Oliver Zak and Selom Agbitor

When Oliver Zak started getting tattoos, he said he noticed there weren’t a lot of natural options for after-care.

As most of his artists suggested using some form of petroleum jelly healing, the Cleveland resident decided it was time to take matters into his own hands and create something with all-natural and organic ingredients. It was in that moment in 2019, in his apartment at Miami University in Oxford with co-founder Selom Agbitor, who is from Columbus, that Mad Rabbit Tattoo was born. The line features a balm, soothing gel and sunscreen.

Less than three years later, the company appeared on ABC’s “Shark Tank” on March 26, where the pair received $500,000 from “Shark” Mark Cuban in exchange for a 12% stake in the tattoo after-care company. They were one of four start-ups to appear in the episode.

Zak, who graduated from University School in Hunting Valley in 2015 and Miami University in 2019, said his partner first applied for a chance to appear on “Shark Tank” on a whim.

“He didn’t even tell me about it,” Zak said. “But, they gave us a call back and he actually thought it was a prank because he had gotten me good with a prank earlier that week. He told me Post Malone (rapper, songwriter, record producer and actor) was interested in collaborating with us, so he thought it was just me getting back at him. But after that, they asked us to send in a few casting call videos and we ended up in Las Vegas for the filming.”

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Mad Rabbit Tattoo’s Repair Soothing Gel, which helps the healing process and contains no petroleum jelly. 

Though grateful for the funding, Zak said Mad Rabbit was already in a financially sound place before the appearance. After graduating college, he went into consulting work in New York City and his partner practiced corporate finance. During that time, Mad Rabbit saw some “pretty crazy, explosive growth," allowing them to move production into the hands of manufacturers and professional distributors. So, while the money is a milestone, he said it’s more about the exposure.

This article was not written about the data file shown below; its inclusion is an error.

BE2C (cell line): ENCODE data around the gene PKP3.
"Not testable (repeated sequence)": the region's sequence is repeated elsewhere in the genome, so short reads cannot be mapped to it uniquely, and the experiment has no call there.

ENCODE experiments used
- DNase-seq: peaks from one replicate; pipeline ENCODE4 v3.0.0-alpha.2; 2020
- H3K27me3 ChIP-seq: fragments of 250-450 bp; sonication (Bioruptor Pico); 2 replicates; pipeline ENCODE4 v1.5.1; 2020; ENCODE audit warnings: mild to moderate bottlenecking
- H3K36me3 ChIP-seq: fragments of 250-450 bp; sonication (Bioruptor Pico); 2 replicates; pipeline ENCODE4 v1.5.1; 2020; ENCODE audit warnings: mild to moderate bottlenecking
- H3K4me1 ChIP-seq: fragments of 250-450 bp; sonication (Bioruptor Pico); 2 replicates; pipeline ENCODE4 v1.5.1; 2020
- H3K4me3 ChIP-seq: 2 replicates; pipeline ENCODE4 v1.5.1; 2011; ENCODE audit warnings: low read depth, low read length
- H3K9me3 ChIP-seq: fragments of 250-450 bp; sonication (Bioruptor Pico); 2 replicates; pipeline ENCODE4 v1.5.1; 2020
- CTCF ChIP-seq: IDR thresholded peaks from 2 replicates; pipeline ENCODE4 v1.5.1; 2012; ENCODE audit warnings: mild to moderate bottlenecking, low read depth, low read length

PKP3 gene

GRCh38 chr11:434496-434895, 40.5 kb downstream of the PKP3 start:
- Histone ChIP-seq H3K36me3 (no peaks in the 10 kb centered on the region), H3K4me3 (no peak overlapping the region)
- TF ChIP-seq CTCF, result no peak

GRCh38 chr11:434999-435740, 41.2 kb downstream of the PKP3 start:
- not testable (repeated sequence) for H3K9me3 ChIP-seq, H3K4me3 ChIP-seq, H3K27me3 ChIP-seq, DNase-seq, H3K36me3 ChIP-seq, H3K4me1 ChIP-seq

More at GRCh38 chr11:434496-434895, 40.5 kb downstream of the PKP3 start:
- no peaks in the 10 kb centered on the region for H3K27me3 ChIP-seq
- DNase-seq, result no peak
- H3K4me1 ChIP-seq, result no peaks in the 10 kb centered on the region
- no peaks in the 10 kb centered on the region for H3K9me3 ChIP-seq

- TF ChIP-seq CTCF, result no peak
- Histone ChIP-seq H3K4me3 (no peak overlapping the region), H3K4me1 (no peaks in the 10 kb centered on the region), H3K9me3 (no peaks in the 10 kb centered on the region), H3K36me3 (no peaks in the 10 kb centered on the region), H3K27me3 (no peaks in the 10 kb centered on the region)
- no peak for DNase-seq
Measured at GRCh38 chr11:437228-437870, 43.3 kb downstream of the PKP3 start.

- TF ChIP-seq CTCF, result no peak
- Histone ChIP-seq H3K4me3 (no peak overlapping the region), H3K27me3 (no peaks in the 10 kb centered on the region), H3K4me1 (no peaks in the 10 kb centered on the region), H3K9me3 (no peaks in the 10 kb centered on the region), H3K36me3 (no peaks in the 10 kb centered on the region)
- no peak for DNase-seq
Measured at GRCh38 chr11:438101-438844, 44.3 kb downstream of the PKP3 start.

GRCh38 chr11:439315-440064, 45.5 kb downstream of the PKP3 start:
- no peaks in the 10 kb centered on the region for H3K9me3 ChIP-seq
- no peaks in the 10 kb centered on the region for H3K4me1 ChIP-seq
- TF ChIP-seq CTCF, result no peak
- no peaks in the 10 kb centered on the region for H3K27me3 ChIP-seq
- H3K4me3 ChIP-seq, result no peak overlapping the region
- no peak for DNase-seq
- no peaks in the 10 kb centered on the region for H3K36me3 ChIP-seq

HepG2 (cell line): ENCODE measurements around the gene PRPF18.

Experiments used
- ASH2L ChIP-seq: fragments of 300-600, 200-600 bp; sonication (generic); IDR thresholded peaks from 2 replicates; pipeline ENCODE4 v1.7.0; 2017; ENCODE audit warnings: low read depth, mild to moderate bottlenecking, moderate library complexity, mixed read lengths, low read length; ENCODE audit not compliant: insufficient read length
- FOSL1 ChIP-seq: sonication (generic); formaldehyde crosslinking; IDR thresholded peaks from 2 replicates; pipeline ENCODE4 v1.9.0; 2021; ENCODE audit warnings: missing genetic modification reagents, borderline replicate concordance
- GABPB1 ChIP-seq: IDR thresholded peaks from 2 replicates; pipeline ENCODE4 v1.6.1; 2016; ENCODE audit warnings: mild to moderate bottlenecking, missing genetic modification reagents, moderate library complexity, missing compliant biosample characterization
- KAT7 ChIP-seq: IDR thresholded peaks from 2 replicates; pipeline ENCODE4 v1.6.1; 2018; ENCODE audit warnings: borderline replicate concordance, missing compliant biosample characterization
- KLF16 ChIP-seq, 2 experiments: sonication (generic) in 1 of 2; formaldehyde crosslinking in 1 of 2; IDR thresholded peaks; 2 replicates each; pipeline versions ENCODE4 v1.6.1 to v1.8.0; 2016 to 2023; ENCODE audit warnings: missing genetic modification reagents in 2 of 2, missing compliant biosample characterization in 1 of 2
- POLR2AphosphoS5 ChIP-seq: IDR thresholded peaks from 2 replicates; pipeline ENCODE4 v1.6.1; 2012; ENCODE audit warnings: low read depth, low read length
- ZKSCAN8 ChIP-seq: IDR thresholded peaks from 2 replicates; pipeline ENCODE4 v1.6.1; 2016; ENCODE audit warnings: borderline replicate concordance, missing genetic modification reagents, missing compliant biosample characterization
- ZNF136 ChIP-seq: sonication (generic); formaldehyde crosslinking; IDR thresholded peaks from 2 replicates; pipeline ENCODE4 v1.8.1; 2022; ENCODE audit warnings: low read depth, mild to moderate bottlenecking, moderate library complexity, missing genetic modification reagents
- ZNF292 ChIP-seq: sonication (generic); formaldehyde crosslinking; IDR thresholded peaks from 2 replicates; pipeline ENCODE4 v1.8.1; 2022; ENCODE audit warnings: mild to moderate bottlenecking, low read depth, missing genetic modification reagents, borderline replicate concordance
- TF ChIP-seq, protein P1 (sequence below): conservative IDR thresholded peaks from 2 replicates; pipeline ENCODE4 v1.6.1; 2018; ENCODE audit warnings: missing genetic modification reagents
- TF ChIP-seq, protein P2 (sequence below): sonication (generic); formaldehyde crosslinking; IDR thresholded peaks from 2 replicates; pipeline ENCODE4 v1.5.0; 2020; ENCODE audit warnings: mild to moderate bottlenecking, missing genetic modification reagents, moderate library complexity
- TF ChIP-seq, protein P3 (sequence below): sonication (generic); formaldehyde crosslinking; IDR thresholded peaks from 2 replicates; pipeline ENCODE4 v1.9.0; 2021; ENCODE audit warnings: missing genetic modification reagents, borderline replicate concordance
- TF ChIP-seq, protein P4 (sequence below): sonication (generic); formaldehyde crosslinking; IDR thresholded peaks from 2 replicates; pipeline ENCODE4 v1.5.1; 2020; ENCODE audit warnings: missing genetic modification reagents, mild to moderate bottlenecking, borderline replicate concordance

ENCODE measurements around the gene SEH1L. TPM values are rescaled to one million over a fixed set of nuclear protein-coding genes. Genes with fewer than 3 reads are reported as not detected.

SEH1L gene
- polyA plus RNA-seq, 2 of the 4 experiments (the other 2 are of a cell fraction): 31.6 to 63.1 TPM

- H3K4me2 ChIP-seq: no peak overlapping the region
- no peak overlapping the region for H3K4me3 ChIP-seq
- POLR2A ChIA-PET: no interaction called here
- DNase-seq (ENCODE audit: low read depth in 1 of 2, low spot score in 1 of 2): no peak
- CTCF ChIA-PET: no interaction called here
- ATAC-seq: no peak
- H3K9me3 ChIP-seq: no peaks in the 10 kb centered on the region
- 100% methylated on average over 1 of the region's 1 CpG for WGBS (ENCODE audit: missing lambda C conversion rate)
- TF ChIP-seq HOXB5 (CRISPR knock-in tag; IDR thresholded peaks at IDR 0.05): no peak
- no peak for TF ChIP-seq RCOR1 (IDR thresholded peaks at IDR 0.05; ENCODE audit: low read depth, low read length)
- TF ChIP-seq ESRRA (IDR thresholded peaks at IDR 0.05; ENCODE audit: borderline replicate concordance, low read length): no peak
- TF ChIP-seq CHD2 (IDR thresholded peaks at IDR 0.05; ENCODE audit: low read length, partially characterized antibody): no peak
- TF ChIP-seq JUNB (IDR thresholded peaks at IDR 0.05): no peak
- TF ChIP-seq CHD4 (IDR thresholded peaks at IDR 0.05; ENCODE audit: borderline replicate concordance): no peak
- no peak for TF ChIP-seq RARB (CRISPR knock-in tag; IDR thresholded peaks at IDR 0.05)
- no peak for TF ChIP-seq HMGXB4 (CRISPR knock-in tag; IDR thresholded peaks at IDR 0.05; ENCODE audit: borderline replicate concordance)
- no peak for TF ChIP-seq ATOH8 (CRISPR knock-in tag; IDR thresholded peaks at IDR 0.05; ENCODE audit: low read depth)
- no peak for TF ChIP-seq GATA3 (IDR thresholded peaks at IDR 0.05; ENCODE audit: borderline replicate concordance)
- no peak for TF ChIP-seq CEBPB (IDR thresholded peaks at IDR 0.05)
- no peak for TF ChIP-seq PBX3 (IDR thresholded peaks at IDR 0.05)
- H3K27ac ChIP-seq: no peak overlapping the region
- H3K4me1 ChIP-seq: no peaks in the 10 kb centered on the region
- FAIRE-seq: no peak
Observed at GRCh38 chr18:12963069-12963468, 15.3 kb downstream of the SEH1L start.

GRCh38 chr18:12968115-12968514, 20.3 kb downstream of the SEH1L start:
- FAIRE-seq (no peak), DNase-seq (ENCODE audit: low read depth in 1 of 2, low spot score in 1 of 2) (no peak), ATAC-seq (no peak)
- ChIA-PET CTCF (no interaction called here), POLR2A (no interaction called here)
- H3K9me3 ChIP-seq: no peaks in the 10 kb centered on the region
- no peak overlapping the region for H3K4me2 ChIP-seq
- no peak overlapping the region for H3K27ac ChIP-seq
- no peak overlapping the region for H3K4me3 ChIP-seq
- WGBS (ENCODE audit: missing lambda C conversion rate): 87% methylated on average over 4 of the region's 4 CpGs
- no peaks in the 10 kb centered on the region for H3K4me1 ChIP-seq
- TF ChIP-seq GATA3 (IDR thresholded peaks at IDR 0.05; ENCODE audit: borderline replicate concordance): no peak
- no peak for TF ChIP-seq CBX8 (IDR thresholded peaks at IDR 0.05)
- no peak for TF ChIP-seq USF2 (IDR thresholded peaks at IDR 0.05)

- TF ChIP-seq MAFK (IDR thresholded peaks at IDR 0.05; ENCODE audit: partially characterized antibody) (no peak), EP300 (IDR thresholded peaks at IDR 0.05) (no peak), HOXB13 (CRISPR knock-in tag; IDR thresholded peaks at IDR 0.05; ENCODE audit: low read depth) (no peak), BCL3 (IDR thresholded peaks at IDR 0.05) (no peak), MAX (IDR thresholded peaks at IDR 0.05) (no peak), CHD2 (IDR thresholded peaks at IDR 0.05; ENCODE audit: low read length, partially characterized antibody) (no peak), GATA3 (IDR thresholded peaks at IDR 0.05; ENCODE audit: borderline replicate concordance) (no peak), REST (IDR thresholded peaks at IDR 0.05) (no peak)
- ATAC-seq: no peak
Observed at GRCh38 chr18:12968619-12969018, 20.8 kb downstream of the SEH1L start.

“It helps us have a more business-minded captured population,” said Zak, 23. “A lot of skateboarders and motorcyclists have tattoos. But, then there is this business crowd who have tattoos, too. So, we thought of this as a great way to tap into that market, and we’ve seen pretty surprising growth from it. We’re pretty lucky to be so well-received.”


Mad Rabbit Tattoo’s Defend Tattoo Sunscreen, which features 30 SPF and protects body art from sun damage.

And being able to secure Cuban was exciting, Zak said.

“Going into it, he was our target Shark primarily for his strong access to the NBA,” he said. “Basketball is a sport where they aren’t wearing sleeves the entire game and there is a lot of visibility for tattoos. Beyond that, he’s extremely connected in finance. He also seemed really behind our marketing vision, so it was about leveraging his resources.”

Zak said being on national television also allows customers to put a face to the company. That personal touch also factors into their goal of creating a more personal, story-based tattoo community.

“I’ve come to be more motivated by the storytelling aspect of tattooing and the culture,” he said. “We’re looking to build a much bigger community beyond tattoo after-care and kind of transition into skincare for the tattooed, while also showcasing awesome stories because people get tattooed for personal reasons. You can pick up the exact story and moments associated with each of them.”

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Mad Rabbit Tattoo’s Enhance Tattoo Balm, which preserves, revitalizes and replenishes new and old tattoos.

Some of these stories will be told in interviews with athletes, including some with Cleveland Browns, Indians and Cavaliers players, in a to-be-developed series called “Spilling Ink,” allowing each interviewee to give a “tattoo tour” of their lives through their body art.

“So, that kind of storytelling methodology, and you know we’re living in a time where this is becoming increasingly normalized on a global scale,” Zak said. “So, while we focus on growth and expanding into selling directly to tattoo shops and building our big box sales, we’re also really looking to be kind of on the forefront of that cultural shift.”

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